Whether you’re pregnant or not, yoga can be a great stress reliever, as well as a nice, low-impact way to...
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From the minute you announce your pregnancy, or your belly announces itself to the world, it seems like everyone and...
Expecting and Stressed Out? Relax - Relief is on its Way! In our culture, the news media often focuses on negative reports which can be anxiety producing for readers and viewers. This is especially true for expecting and new moms who, by nature, feel particularly vulnerable as they try to provide a safe environment for their developing babies or newborns. You’ve seen the headlines: "BPA in Bottles May Cause Learning Disabilities in Babies," "Pregnant Women in Second Trimester at Higher Risk for Car Accidents," "We’re All Going to Get Cancer From Pesticides." How can anyone feel safe, secure, and relaxed with these kinds of messages swirling around our minds?
Soon after the pregnancy stick is positive, it’s not unusual for expecting parents to begin dreaming about their baby and imagining what the child will be like as a newborn and beyond. Whether they’re focused on the baby’s gender, features, interests, or some other quality, parents may start to paint a picture of the growing fetus and his or her future - perhaps the baby will have dark hair and blue eyes, or be a musician like dad or an athlete like mom? Although there are endless variations of what people might envision when thinking about their soon-to-be-born baby, one thing is certain – most are visualizing a healthy child.
Let’s be honest, pregnancy can wreak havoc on the musculoskeletal system and the back is no exception. During pregnancy, the breasts and belly expand and that extra weight pulls the shoulders and upper back forward. Simultaneously, the lower back begins to curve inward to compensate for the shift in the expecting woman’s center of gravity. As this change occurs, the muscles and ligaments in the lower back become shorter, tighter, weaker, and achy, and women begin to experience back pain in pregnancy.
During the first trimester, when you’re dealing with sore breasts, nausea, fatigue, and constipation, it may be difficult to pay attention to the baby growing inside you. Because you’re not showing or able to feel any fetal movement yet, your early pregnancy is defined more by maternal symptoms than by the baby’s growth and activity.
Earlier this year Britain’s National Institute for Health and Care Excellence (NICE), an independent organization that advises the National Health Service, presented new guidelines recommending that all women with low-risk pregnancies be presented with the options of midwifery care and out of hospital birth. We already know from the landmark Listening to Mothers surveys, expecting women prefer to have an array of alternatives when it comes to their care; however, the NICE recommendations go beyond the argument of “choice is good.” The evidence-based report states that midwifery-led care is best for healthy pregnancies due to the achievement of equal health outcomes with lower intervention rates, when compared to physician-led care.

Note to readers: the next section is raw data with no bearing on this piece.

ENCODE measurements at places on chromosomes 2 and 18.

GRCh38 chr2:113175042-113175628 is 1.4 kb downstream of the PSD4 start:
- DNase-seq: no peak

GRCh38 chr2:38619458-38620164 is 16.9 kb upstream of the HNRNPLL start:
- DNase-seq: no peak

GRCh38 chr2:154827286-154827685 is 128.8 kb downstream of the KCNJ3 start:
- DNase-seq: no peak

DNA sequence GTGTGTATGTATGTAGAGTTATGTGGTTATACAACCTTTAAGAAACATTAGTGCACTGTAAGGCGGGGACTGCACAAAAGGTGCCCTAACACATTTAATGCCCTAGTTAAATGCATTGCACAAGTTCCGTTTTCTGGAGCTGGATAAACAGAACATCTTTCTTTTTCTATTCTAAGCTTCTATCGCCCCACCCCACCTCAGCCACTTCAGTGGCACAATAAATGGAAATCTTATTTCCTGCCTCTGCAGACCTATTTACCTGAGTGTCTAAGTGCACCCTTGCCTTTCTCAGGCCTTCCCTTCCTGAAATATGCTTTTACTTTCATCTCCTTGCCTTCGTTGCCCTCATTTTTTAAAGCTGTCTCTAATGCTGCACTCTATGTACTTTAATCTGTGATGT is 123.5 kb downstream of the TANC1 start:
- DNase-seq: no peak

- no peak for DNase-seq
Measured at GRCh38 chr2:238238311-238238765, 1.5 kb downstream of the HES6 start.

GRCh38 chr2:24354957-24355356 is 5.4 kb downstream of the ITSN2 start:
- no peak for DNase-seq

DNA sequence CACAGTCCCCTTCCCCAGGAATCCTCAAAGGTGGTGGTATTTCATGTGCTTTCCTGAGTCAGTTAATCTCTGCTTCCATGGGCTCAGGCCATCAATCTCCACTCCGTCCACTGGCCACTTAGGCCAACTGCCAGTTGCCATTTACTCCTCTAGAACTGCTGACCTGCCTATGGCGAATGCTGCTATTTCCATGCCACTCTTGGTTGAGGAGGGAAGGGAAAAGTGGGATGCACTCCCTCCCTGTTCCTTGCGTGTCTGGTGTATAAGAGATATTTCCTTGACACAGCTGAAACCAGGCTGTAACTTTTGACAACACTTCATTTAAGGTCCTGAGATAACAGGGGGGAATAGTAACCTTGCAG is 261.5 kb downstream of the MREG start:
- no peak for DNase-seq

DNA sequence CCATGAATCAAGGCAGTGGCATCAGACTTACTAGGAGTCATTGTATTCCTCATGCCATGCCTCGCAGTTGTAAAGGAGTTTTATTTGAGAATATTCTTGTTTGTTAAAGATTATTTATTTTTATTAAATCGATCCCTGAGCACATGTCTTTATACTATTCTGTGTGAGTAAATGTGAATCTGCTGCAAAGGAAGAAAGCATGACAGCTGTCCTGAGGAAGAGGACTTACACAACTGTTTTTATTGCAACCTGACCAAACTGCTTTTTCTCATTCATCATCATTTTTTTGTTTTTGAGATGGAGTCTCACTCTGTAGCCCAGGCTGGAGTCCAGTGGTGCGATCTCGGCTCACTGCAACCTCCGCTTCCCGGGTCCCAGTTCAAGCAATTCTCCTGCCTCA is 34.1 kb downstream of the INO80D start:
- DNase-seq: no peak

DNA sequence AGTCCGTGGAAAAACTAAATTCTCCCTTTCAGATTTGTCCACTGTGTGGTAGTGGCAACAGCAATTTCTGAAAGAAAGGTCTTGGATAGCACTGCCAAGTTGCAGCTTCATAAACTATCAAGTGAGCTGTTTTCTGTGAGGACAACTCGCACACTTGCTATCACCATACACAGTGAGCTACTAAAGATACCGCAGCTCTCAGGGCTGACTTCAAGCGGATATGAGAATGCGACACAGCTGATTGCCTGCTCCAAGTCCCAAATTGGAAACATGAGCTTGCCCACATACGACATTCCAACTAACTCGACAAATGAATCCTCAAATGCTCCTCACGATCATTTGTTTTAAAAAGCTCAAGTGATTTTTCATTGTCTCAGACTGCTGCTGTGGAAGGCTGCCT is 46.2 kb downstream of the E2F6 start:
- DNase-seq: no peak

There's no doubt that pregnancy is a busy and magical time - but it can also be draining and exhausting, both physically and mentally. Here are some foods that can help boost your energy and mood.
Make time to do some “nesting” as you sort through clothes and gear from your first baby’s early days – it will get you in a newborn-state-of-mind to once again fold those tiny outfits and make lists of what you need to purchase or borrow this time around. Attend a prenatal yoga class for stretching and relaxation, and sign up for a childbirth “refresher class” so that you and your partner can have time together to focus on this new birth and baby, and to review and process events from your first birth experience.
Many Americans do not eat a diet high in fish, despite the health benefits of eating seafood. Some folks avoid it because they see a burger as the tastier option, but others may be afraid of the mercury that is found in seafood, a concern that is especially prevalent for expecting and new moms. Yet seafood can be particularly beneficial to pregnant and breastfeeding women, as well as their babies.
Did you know your teeth and gums are more vulnerable when you’re expecting? Pregnancy hormones cause swelling, bleeding, and inflammation in the gums, leading to gingivitis or a gum infection. In addition to gingivitis, you may also experience the erosion of tooth enamel, which can lead to cavities, due to the effects of stomach acids that are released from morning sickness. Essentially, pregnancy provides the perfect set up for periodontal disease.
Most women know that, in fact, one isn’t really supposed to “eat for two” when pregnant. The enclosed post discusses weight gain during pregnancy and provides standard guidelines relating to Body Mass Index and risks associated with obesity and pregnancy.
So you missed your period, peed on a stick, and got a positive result – yay!!! But, wait, what now??? Is the mild cramping you’re experiencing normal or a problem? What about your extremely tender breasts – is there anything you can do for that? And, oh that debilitating fatigue!!